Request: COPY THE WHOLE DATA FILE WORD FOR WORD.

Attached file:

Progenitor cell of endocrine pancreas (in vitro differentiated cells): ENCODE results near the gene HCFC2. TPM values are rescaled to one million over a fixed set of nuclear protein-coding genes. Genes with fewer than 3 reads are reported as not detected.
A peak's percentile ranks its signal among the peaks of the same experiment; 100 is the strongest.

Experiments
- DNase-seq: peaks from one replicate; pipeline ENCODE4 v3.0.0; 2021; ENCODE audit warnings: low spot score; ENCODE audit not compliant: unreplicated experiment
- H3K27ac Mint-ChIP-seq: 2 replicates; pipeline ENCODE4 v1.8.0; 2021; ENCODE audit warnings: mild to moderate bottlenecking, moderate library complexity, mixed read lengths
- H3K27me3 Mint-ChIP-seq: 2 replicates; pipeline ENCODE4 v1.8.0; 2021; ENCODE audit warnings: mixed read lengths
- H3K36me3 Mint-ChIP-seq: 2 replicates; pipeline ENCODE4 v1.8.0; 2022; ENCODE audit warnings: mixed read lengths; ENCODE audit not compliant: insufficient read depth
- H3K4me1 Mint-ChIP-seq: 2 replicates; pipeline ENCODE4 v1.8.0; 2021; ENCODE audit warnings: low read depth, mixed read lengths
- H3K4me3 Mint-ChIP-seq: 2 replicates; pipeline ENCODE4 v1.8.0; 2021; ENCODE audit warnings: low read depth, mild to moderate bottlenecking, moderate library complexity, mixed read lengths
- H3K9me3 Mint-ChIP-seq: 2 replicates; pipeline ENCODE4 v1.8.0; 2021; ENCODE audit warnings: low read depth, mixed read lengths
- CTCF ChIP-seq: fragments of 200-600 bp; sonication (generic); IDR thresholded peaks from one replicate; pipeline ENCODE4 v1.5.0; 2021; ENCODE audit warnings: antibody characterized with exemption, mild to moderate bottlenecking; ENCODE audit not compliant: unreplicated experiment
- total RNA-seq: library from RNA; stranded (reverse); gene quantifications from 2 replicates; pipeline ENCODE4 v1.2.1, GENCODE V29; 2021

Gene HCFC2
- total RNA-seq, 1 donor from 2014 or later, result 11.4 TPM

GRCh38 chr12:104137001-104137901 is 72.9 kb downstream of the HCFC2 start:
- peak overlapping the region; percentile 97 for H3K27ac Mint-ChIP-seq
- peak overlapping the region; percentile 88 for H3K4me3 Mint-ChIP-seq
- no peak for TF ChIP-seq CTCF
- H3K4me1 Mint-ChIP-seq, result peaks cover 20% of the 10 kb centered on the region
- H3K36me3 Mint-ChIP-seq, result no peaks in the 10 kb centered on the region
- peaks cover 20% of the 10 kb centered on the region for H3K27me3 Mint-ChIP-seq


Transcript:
Progenitor cell of endocrine pancreas (in vitro differentiated cells): ENCODE results near the gene HCFC2. TPM values are rescaled to one million over a fixed set of nuclear protein-coding genes. Genes with fewer than 3 reads are reported as not detected.
A peak's percentile ranks its signal among the peaks of the same experiment; 100 is the strongest.

Experiments
- DNase-seq: peaks from one replicate; pipeline ENCODE4 v3.0.0; 2021; ENCODE audit warnings: low spot score; ENCODE audit not compliant: unreplicated experiment
- H3K27ac Mint-ChIP-seq: 2 replicates; pipeline ENCODE4 v1.8.0; 2021; ENCODE audit warnings: mild to moderate bottlenecking, moderate library complexity, mixed read lengths
- H3K27me3 Mint-ChIP-seq: 2 replicates; pipeline ENCODE4 v1.8.0; 2021; ENCODE audit warnings: mixed read lengths
- H3K36me3 Mint-ChIP-seq: 2 replicates; pipeline ENCODE4 v1.8.0; 2022; ENCODE audit warnings: mixed read lengths; ENCODE audit not compliant: insufficient read depth
- H3K4me1 Mint-ChIP-seq: 2 replicates; pipeline ENCODE4 v1.8.0; 2021; ENCODE audit warnings: low read depth, mixed read lengths
- H3K4me3 Mint-ChIP-seq: 2 replicates; pipeline ENCODE4 v1.8.0; 2021; ENCODE audit warnings: low read depth, mild to moderate bottlenecking, moderate library complexity, mixed read lengths
- H3K9me3 Mint-ChIP-seq: 2 replicates; pipeline ENCODE4 v1.8.0; 2021; ENCODE audit warnings: low read depth, mixed read lengths
- CTCF ChIP-seq: fragments of 200-600 bp; sonication (generic); IDR thresholded peaks from one replicate; pipeline ENCODE4 v1.5.0; 2021; ENCODE audit warnings: antibody characterized with exemption, mild to moderate bottlenecking; ENCODE audit not compliant: unreplicated experiment
- total RNA-seq: library from RNA; stranded (reverse); gene quantifications from 2 replicates; pipeline ENCODE4 v1.2.1, GENCODE V29; 2021

Gene HCFC2
- total RNA-seq, 1 donor from 2014 or later, result 11.4 TPM

GRCh38 chr12:104137001-104137901 is 72.9 kb downstream of the HCFC2 start:
- peak overlapping the region; percentile 97 for H3K27ac Mint-ChIP-seq
- peak overlapping the region; percentile 88 for H3K4me3 Mint-ChIP-seq
- no peak for TF ChIP-seq CTCF
- H3K4me1 Mint-ChIP-seq, result peaks cover 20% of the 10 kb centered on the region
- H3K36me3 Mint-ChIP-seq, result no peaks in the 10 kb centered on the region
- peaks cover 20% of the 10 kb centered on the region for H3K27me3 Mint-ChIP-seq